In its fifteenth year, Contact, the world’s largest photography festival, offered an expanded schedule of photography-based adventures that included films, workshops, 174 exhibitions, and a three-day symposium featuring international curators and critics. Following a line-up that included Geoffrey Batchen and Joel Snyder, British writer David Campany expressed appreciation for the symposium title, “The Public Life of Photographs.” The best themes, he remarked are like Trojan horses, as they allow just about any topic to be smuggled in. Contact’s theme this year – “Field of Vision” – was equally welcoming.
Our field of vision determines what and how we see, and photography, it is thought, expands this field. Built into photographic technologies, however, are aesthetic and ideological conventions that shape our images and our interactions with them. In Andrew Wright’s survey exhibition at the University of Toronto Art Centre, his preoccupations with ontologies of optical technologies and representational systems were evident. Using a mix of historical and contemporary photographic technologies, Wright engages then disengages with what these technologies do best – realist perspective. His images, made with camera obscura, camera lucida, pinhole camera, iPhone, and video rocketry, defy pictorial expectations and allow alternative visualities to surface.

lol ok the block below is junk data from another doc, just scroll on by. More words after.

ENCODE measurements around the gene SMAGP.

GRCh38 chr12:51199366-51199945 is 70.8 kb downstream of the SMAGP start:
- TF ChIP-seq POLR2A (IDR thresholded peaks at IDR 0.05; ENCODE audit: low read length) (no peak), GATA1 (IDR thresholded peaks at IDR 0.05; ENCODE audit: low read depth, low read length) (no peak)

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Jill Glessing is a writer, artist, and teacher of art and cultural history at York University and Ryerson University.